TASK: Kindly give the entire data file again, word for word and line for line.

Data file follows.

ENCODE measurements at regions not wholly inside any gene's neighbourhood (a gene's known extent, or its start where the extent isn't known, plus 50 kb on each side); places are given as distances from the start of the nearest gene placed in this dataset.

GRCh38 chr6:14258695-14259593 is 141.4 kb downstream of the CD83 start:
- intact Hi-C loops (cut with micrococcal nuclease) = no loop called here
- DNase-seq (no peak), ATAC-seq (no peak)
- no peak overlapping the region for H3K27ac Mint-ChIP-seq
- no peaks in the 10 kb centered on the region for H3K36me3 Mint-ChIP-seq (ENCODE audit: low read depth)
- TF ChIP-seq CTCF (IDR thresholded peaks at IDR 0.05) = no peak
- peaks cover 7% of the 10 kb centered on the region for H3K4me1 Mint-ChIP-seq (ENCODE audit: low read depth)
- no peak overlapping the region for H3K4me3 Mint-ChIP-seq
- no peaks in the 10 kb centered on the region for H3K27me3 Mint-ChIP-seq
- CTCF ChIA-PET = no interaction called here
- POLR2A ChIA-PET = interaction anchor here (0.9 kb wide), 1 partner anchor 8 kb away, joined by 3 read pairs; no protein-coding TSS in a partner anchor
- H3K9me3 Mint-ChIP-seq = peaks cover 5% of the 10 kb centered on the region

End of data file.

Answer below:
ENCODE measurements at regions not wholly inside any gene's neighbourhood (a gene's known extent, or its start where the extent isn't known, plus 50 kb on each side); places are given as distances from the start of the nearest gene placed in this dataset.

GRCh38 chr6:14258695-14259593 is 141.4 kb downstream of the CD83 start:
- intact Hi-C loops (cut with micrococcal nuclease) = no loop called here
- DNase-seq (no peak), ATAC-seq (no peak)
- no peak overlapping the region for H3K27ac Mint-ChIP-seq
- no peaks in the 10 kb centered on the region for H3K36me3 Mint-ChIP-seq (ENCODE audit: low read depth)
- TF ChIP-seq CTCF (IDR thresholded peaks at IDR 0.05) = no peak
- peaks cover 7% of the 10 kb centered on the region for H3K4me1 Mint-ChIP-seq (ENCODE audit: low read depth)
- no peak overlapping the region for H3K4me3 Mint-ChIP-seq
- no peaks in the 10 kb centered on the region for H3K27me3 Mint-ChIP-seq
- CTCF ChIA-PET = no interaction called here
- POLR2A ChIA-PET = interaction anchor here (0.9 kb wide), 1 partner anchor 8 kb away, joined by 3 read pairs; no protein-coding TSS in a partner anchor
- H3K9me3 Mint-ChIP-seq = peaks cover 5% of the 10 kb centered on the region